I recently had the privilege of discussing investments with a close personal friend who is a Harvard Ph.D. in Finance and a senior professor of Finance at an Ivy League university. He has made a personal fortune day trading (a very dangerous activity for the innocent). I expressed my frustration at seeing my meagre portfolio go nowhere in the last 20 years, largely mismanaged by a slew of professional  “advisors”.  What he told me was staggering, especially coming from such a distinguished “profound expert”:

1. All brokers are useless because they are perpetually caught in the conflict of promoting stocks from their underwriting divisions (who sponsor the stock), to the people who have hired them to protect and manage their interests. They are routinely told to stick their “dogs” into the portfolios of their “widows and orphans”. And this, on top of the outright crooks like Madoff, Jones, etc.

2. By the time you even catch a remote hint of a good stock or a market trend, it is way too late. The insiders have already scooped up all the profit. Regular people are the fodder or fuel of the system insiders (e.g. the Facebook IPO debacle).

3. Never invest in a business you don’t understand profoundly. He only day trades two industries in which he has worked for years as an advisor on the “inside” of the board of directors.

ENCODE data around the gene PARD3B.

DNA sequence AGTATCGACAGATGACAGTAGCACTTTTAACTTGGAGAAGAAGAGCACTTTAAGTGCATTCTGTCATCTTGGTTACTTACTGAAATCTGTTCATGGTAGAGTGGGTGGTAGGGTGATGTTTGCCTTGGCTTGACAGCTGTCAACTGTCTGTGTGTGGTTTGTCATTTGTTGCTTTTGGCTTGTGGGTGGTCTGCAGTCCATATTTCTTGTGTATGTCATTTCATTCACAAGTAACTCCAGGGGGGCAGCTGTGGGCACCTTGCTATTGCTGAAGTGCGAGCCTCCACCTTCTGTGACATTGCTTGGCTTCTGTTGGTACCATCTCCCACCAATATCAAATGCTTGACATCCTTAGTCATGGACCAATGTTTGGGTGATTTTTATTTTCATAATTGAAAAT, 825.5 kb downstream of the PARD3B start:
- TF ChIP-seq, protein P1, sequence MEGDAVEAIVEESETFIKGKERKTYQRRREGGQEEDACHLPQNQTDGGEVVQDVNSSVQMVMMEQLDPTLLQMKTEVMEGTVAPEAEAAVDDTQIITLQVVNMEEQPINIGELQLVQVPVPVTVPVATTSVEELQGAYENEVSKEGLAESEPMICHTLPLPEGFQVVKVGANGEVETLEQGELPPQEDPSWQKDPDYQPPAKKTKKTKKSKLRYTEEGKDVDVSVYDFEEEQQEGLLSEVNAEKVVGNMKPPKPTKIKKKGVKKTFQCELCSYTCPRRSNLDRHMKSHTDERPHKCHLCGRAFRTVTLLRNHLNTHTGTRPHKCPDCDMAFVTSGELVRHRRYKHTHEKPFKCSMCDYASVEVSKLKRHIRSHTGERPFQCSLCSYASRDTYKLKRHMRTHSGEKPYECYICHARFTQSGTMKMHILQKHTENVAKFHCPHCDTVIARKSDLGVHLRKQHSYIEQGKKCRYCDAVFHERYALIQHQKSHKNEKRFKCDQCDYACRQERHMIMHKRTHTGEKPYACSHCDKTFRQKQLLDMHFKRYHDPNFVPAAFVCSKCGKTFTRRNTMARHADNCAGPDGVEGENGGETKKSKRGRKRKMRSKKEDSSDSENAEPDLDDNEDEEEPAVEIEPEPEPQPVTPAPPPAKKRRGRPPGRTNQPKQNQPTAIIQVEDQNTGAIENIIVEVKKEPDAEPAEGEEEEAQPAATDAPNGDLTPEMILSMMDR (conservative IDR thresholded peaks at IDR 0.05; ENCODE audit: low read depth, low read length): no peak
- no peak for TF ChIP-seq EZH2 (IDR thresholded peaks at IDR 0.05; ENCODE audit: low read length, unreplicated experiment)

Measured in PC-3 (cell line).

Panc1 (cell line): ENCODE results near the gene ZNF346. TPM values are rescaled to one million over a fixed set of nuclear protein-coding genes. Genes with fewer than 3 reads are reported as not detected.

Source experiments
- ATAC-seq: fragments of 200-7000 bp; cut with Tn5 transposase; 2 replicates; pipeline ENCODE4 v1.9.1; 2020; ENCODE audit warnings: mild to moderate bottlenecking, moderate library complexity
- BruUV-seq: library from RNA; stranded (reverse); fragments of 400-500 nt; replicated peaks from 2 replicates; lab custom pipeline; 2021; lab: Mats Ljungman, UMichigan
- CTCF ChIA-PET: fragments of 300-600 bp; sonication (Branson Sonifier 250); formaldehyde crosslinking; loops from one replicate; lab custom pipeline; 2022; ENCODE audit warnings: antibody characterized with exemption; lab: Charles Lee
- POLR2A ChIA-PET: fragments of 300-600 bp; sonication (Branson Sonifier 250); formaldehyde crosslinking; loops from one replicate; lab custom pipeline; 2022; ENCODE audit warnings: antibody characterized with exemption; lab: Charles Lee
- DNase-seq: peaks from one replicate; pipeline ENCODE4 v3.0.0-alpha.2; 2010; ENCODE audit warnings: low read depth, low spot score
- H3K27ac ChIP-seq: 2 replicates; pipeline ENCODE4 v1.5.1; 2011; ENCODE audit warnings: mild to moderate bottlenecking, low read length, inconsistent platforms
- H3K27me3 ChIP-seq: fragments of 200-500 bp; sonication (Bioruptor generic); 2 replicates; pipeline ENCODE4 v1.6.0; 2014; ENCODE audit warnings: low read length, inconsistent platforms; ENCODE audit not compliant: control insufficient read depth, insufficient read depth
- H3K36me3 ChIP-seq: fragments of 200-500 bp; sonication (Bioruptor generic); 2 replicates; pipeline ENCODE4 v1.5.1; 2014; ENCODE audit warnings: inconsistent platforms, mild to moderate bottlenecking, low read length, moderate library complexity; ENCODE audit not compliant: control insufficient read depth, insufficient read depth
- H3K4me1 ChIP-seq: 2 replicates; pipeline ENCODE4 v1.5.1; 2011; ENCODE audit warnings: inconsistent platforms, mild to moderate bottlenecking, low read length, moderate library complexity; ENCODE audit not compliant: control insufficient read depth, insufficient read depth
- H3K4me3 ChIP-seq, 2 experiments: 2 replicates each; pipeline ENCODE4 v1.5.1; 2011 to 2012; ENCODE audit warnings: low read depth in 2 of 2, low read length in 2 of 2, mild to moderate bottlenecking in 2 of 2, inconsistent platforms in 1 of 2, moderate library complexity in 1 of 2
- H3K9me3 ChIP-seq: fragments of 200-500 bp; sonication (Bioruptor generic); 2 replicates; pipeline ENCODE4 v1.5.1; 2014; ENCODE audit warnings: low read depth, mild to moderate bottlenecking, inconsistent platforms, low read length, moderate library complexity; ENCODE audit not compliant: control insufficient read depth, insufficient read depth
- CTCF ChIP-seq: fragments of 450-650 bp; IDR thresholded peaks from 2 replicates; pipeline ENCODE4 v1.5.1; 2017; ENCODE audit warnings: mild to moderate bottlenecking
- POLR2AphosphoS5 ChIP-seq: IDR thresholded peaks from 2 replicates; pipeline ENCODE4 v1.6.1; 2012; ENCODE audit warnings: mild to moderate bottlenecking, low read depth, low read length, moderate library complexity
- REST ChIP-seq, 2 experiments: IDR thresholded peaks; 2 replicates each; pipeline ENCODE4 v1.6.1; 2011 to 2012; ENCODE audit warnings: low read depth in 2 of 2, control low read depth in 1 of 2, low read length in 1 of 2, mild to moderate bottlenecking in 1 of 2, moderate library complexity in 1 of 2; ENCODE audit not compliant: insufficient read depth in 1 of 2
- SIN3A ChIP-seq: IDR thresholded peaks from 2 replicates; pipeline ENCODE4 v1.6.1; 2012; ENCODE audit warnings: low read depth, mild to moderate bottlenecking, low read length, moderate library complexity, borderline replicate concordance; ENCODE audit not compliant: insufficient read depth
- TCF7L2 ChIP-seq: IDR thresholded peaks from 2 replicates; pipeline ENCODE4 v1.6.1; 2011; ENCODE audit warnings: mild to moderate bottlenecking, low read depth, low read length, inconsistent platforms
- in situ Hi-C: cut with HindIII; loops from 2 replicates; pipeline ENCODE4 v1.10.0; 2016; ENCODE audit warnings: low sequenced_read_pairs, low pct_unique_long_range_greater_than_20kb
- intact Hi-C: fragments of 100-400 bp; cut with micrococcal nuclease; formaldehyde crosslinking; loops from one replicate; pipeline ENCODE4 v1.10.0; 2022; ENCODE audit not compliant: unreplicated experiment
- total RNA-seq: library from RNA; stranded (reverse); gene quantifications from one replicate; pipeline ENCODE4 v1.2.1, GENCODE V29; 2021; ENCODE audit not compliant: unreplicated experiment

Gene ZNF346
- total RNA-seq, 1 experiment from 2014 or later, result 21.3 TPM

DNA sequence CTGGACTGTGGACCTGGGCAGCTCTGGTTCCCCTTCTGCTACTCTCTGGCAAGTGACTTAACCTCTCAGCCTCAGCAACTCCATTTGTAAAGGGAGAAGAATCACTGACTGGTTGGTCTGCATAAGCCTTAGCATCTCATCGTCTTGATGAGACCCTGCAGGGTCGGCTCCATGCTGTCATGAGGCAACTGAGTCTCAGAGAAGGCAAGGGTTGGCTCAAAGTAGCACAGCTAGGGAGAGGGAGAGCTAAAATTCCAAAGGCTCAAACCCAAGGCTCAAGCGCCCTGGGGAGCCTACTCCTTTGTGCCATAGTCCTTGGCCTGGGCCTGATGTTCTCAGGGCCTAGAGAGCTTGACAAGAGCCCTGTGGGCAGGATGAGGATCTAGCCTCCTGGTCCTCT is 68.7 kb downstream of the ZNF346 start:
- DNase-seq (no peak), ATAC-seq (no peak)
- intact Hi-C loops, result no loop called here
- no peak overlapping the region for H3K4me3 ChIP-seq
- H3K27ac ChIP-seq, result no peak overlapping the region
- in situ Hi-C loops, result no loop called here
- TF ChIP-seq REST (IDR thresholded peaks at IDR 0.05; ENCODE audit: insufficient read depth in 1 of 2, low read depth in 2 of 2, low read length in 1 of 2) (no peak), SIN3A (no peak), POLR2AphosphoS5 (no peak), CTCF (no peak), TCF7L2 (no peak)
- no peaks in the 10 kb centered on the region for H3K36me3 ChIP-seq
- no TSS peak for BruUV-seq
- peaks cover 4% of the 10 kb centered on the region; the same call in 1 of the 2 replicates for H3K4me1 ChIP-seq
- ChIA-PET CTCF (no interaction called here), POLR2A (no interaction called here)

4. Trading individual stocks is sheer lunacy akin to going to the casino. If you are not a profound expert in investing, only invest in market indexes that bet on long-term trends rather than the short term. Then keep your fingers crossed that when you need the money, the market is trending positively.

5. The belief that corporations are amoral and only concerned about making money for their shareholders is false. Yes, corporations ARE amoral, but for the last 20 years they have been concerned with making money for the elite of executives who run the businesses, rather than the shareholders. In fact, shareholder returns have been rather poor, while executives have made vast fortunes for themselves.

6. You are right to profoundly mistrust everyone and everything in the financial world; it is the most extreme representation of Steve’s Third Axiom (which he LOVED, BTW).

There you have it. From the horse’s mouth. As straight and honest as it gets.

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